ESET Threat Report

A view of the Q1 2020 threat landscape as seen by ESET telemetry and from the perspective of ESET threat detection and research experts. The first quarter of 2020 was, without a doubt, defined by the outbreak of COVID-19 – now a pandemic that has put much of the world under lockdown, disrupting people’s lives … More ESET Threat Report

A dive into Turla PowerShell usage

ESET researchers analyze new TTPs attributed to the Turla group that leverage PowerShell to run malware in-memory only. Turla, also known as Snake, is an infamous espionage group recognized for its complex malware. To confound detection, its operators recently started using PowerShell scripts that provide direct, in-memory loading and execution of malware executables and libraries. … More A dive into Turla PowerShell usage

Plead malware distributed via MitM attacks at router level, misusing ASUS WebStorage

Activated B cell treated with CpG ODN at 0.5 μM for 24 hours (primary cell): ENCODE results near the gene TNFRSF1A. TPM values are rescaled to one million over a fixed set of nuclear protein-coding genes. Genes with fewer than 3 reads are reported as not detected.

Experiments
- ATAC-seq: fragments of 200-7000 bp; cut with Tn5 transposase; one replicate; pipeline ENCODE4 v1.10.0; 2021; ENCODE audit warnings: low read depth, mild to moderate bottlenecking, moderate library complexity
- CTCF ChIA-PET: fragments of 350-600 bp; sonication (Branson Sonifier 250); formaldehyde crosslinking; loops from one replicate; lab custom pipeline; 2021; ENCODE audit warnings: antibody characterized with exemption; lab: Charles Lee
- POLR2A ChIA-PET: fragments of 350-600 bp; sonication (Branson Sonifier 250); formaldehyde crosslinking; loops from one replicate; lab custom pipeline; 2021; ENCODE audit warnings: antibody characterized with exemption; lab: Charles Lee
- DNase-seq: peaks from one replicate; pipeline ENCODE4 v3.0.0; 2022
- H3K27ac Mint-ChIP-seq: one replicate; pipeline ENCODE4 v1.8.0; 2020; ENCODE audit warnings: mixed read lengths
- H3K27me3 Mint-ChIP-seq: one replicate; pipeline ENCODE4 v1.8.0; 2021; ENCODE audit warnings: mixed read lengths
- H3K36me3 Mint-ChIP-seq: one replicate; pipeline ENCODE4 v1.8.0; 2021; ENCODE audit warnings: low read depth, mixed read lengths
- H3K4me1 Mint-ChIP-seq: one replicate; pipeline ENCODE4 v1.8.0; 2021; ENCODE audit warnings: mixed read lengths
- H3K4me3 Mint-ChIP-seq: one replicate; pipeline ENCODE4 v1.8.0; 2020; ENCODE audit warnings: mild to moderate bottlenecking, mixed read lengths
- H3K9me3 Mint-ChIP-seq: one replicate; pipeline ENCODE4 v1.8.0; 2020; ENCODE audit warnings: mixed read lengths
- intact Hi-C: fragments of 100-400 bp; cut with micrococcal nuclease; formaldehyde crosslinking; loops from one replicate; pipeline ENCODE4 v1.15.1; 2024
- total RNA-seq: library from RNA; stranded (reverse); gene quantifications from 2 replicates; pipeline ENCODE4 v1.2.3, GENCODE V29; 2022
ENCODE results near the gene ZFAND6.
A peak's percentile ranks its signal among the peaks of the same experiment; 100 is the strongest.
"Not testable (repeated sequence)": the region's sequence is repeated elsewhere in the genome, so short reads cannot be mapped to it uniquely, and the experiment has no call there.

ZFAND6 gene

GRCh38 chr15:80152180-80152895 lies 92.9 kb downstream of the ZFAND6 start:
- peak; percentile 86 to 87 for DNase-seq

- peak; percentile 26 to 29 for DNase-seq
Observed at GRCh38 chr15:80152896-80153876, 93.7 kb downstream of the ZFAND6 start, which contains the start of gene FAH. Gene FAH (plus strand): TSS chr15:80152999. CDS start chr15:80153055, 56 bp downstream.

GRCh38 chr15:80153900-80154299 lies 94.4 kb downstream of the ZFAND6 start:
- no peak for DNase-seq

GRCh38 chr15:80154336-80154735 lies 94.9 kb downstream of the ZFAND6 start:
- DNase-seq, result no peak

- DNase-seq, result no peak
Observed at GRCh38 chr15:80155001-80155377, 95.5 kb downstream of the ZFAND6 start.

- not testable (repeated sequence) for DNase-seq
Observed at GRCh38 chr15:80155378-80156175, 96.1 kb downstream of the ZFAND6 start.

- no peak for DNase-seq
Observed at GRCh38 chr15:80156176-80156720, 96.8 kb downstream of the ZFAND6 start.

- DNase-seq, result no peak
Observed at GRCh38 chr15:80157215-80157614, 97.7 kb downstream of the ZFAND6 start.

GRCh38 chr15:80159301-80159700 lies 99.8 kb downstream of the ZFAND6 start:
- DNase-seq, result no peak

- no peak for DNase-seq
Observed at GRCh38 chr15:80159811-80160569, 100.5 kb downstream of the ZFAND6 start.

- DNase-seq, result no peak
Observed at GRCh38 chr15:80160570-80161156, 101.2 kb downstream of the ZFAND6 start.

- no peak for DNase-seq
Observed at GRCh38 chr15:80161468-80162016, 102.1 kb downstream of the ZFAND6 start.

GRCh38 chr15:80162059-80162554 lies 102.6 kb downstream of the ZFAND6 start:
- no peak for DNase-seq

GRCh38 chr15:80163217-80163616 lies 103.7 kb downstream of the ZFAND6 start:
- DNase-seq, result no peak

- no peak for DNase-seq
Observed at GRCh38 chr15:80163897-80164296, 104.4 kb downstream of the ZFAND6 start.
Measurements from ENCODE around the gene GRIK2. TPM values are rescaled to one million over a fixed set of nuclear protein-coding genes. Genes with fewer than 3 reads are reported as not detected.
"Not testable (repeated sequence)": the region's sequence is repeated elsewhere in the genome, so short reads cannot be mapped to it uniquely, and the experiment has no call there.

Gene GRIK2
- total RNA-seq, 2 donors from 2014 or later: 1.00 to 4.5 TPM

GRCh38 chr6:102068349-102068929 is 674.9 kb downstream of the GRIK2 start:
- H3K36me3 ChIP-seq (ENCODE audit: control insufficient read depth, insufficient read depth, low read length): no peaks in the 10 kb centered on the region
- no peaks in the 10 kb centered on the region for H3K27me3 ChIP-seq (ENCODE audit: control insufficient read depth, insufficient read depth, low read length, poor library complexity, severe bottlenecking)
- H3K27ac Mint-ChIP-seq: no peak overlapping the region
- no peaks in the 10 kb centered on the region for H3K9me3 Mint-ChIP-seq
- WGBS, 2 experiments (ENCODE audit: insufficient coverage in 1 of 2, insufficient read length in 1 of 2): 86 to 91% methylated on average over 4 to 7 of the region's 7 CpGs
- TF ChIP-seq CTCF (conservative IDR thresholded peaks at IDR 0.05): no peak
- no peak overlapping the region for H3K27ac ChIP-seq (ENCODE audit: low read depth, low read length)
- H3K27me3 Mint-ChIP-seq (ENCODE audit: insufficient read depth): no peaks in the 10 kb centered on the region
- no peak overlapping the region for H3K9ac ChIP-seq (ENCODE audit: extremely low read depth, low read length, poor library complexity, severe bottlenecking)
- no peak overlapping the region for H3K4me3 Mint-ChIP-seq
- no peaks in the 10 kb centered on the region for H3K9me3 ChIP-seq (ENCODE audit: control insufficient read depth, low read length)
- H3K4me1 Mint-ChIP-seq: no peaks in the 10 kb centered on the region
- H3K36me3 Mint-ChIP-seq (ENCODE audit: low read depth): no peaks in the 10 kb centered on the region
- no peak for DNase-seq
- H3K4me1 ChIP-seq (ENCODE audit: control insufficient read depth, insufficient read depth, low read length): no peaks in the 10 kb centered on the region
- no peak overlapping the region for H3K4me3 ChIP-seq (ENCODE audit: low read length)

ESET researchers have discovered that the attackers have been distributing the Plead malware via compromised routers and man-in-the-middle attacks against the legitimate ASUS WebStorage software. In July 2018 we discovered that the Plead backdoor was digitally signed by a code-signing certificate that was issued to D-Link Corporation. Recently we detected a new activity involving the same malware … More Plead malware distributed via MitM attacks at router level, misusing ASUS WebStorage

Turla LightNeuron: An email too far

ESET research uncovers Microsoft Exchange malware remotely controlled via steganographic PDF and JPG email attachments. Due to security improvements in operating systems, rootkit usage has been in constant decline for several years. As such, malware developers – especially those working in espionage groups – have been busy developing new stealthy userland malware. Recently, ESET researchers … More Turla LightNeuron: An email too far

Turla: In and out of its unique Outlook backdoor

The latest ESET research offers a rare glimpse into the mechanics of a particularly stealthy and resilient backdoor that the Turla cyberespionage group can fully control via PDF files attached to emails. ESET researchers have investigated a distinctive backdoor used by the notorious Advanced Persistent Threat (APT) group known as Turla (or Snake, or Uroburos) to siphon … More Turla: In and out of its unique Outlook backdoor